MATH 112

Welcome to the home page for MATH 112 at the University of California, Riverside, in the second Summer Session of 2003. I am Toby Bartels, the instructor. You can email me at The class meets in Watkins 1101 Monday through Thursday from 8:00 to 9:30. My office hours are in Surge 263 Monday through Thursday from 10:00 to 12:00. Everything is in the morning -- and I don't like it any more than you do.

This web site will be updated from time to time, so if you want information that's most up to date, then be sure to check back here again. Any important changes will be in the announcements, so at least check there. Of course, I'll also announce things in class, so you can ignore this web site completely if that's what you want.

The course also appears on UCR's Blackboard site. I will use that site for three things:

If your email address on Blackboard (also under Student Tools), is missing or wrong, then you won't get announcements by email, but they'll still show up on both that site and this site. Note that the Blackboard site requires Javascript to work.

Introduction to the course

Discrete mathematics, as the name suggests, is mathematics that is unconcerned with the continuity properties of the real line. I like to think of it as that branch of mathematics that has nothing at all to do with calculus. As such, it covers very different material from what you may be used to from other math classes. In the past half century, discrete mathematics has had a great deal of application to computer science, and this course is intended to prepare for those applications. Nevertheless, the material is math, not CS.

Discrete mathematics is also called "Finite Mathematics"; in fact, that's the official title for this course. I think that this name refers to the absence of calculus' infinite limit processes. But don't assume that all of the mathematical objects that we'll be dealing with are finite. In particular, we will cover recursion, a concept which inherently contains a potential infinity.


The formal prerequisites for this course are a term of differential calculus and a term of C++. We will not be using calculus (that's exactly what discrete mathematics is not about), but some level of familiarity with college mathematics is necessary, and UCR just doesn't offer any lower-level math courses except calculus. We also won't be using the particular features of C++, but familiarity with a programming language will be useful. Also, I'll assume that students can follow C-style code like this example, which I'll use to present algorithms.


The required book for this course is Schaum's Outline of Discrete Mathematics, by Seymour Lipschutz and Marc Lipson, 2nd edition (1997), published by McGraw-Hill. This should be available at the bookstore, or you can search for it online.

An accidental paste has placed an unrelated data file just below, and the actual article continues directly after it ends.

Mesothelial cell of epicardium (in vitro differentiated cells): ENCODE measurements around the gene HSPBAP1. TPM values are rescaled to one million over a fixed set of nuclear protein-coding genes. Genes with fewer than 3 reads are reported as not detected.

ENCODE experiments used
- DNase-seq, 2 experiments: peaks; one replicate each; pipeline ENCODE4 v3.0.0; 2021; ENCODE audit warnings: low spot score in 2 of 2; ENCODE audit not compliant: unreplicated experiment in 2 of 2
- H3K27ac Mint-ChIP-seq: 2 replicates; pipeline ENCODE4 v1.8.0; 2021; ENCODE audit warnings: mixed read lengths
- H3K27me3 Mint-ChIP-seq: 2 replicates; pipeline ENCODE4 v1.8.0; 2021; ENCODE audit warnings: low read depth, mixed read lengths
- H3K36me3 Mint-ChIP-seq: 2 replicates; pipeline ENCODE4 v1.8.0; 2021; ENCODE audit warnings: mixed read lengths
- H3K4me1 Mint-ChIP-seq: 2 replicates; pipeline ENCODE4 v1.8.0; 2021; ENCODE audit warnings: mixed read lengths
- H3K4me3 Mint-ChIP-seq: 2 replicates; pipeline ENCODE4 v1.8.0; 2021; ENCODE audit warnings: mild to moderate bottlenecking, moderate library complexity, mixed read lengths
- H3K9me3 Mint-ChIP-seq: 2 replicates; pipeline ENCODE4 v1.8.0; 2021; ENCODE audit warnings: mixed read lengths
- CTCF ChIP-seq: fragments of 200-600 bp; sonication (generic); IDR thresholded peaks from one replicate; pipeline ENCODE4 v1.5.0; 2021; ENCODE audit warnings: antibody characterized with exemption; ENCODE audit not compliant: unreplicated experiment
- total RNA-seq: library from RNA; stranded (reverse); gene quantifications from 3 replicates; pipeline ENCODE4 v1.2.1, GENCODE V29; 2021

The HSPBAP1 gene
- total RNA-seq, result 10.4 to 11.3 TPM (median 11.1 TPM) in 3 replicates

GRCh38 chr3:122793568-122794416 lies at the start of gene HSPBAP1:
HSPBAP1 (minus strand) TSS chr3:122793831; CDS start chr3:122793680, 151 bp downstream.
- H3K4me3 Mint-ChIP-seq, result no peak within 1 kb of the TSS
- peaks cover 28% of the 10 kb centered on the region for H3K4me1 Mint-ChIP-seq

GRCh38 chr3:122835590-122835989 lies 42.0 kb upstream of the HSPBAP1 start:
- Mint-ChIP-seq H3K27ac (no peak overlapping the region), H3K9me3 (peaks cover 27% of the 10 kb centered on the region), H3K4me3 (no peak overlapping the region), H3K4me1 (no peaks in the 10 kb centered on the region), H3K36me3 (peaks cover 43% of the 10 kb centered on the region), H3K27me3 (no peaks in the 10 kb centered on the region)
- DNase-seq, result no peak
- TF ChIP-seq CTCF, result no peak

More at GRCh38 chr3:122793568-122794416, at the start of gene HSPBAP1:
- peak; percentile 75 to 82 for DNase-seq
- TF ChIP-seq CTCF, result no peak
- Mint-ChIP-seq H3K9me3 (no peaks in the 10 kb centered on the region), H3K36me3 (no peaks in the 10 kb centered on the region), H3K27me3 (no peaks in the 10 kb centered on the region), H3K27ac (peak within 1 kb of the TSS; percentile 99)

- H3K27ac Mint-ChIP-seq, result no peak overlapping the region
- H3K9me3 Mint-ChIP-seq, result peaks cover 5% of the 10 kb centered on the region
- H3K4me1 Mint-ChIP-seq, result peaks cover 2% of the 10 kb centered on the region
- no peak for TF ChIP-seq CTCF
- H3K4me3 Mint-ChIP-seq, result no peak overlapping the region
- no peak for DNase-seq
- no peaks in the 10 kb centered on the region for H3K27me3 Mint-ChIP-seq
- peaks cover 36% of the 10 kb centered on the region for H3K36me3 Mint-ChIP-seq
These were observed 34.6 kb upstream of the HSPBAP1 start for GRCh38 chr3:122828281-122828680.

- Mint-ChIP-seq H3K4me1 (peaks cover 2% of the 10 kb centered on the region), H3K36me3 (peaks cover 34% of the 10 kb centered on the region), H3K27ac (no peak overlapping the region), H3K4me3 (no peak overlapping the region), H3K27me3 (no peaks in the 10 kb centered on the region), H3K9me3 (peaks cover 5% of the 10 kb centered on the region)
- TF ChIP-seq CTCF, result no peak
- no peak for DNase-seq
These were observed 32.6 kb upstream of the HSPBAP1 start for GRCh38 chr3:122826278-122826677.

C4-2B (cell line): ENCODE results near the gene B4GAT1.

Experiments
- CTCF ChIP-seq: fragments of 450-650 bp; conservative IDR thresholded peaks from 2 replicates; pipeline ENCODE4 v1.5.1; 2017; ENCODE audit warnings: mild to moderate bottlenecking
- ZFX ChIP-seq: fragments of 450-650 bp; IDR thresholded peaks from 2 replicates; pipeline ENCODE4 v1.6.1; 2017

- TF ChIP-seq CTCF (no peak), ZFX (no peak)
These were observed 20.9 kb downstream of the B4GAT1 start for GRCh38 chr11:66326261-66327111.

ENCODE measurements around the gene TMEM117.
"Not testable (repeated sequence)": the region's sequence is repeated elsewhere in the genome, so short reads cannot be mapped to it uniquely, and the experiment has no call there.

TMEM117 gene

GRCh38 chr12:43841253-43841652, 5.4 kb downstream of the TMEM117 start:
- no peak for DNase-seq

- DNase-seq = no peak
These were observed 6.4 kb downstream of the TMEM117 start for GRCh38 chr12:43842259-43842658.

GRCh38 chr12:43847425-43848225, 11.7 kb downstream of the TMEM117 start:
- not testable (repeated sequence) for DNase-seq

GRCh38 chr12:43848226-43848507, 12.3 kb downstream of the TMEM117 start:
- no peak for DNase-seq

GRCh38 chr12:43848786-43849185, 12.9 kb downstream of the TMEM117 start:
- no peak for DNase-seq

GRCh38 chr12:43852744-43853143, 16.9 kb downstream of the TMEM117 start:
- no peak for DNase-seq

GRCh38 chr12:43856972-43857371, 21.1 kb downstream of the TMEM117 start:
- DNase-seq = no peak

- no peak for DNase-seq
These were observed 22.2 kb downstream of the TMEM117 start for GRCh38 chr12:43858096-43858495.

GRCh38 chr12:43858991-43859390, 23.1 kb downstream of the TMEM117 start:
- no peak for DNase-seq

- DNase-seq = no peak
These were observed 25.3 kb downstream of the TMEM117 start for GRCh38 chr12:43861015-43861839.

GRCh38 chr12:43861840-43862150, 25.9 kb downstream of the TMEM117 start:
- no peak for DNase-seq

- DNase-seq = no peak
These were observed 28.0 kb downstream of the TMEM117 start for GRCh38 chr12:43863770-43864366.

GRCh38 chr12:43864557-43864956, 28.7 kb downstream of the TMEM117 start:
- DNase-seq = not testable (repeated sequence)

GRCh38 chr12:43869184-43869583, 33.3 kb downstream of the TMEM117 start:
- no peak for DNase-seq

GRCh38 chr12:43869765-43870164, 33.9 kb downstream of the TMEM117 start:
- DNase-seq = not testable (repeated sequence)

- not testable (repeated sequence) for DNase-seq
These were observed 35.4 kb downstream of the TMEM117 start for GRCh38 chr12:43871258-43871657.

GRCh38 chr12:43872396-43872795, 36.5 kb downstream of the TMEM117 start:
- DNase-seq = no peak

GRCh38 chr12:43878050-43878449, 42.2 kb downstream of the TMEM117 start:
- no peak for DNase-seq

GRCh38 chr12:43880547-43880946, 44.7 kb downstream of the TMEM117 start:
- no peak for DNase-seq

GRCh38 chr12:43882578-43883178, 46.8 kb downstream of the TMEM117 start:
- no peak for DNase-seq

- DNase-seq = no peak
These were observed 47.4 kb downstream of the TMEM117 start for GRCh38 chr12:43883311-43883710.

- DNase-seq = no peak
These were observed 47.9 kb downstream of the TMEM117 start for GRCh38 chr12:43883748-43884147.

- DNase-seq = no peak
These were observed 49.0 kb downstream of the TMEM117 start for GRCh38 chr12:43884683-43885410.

The optional book for this course is 2000 Solved Problems in Discrete Mathematics, by Seymour Lipschutz, published (1991) by McGraw-Hill. This should be available at the bookstore, or you can search for it online.

The alternate book for this course is Discrete Mathematics and its Applications, by Kenneth H. Rosen, 4th edition (1998), published by McGraw-Hill. If you already have this book, then you don't have to buy the Lipschutz & Lipson. But this book is much more expensive.

A book not recommended for this course is Schaum's Easy Outline of Discrete Mathematics. This is an abridgement of the required text, but it doesn't contain all of the material that we'll be studying.

There is more information about the books.


The topics to be covered include propositional and predicate logic, operations on sets, methods of proof, induction and recursion, the pigeonhole principle, counting with binomial coefficients, recurrence equations (the discrete version of differential equations), graphs and trees, equivalence relations, and partially ordered sets.

There is a more detailed schedule.


Strictly speaking, there is no curve, so you are not competing against your fellow students. So I encourage you to study together and learn from each other! However, if grades don't turn out as I expect, then I'll consider whether an assignment was more difficult than I intended and adjust the grades accordingly.

Numerically, I will grade harshly -- it's hard to get 100% on any assignment. On the other hand, the correspondence between numerical grades and letter grades is nicer than most math courses:

Here, "[x%, y%)" means «at least x% but less than y%». There is no rounding; an average of 49.99% is not enough for a C.

There will be 4 projects worth 10% each, 4 homework assignments worth 5% each, and 1 examination worth 40%. There may also be occasional quizzes, but these won't contribute to your grade. The final exam is August 29 Friday, and it starts at 7:30, not 8:00, so don't be late!

A typical class day

Each day, I will lecture on the material for that day. At the end of the lecture, I'll assign some homework problems. Homework is always due the following Tuesday. The beginning of each class (about 15 minutes) will be devoted to solving problems about the previous day's material; please participate in the discussion! You should look at homework each day, even though it's not due until the following Tuesday, so that you can ask questions about it the next day. Depending on the available time, I might give quizzes occasionally. The purpose of these would be to help you see how well you're doing; they won't count towards your grade. Project lists will be handed out each week; the projects are due the following Tuesday.

The homework is also available here online. There is more information about the projects.


Some good places to learn about mathematics on the World Wide Web include:
This web page was written in 2003 and 2004 by Toby Bartels. Toby reserves no legal rights to it.

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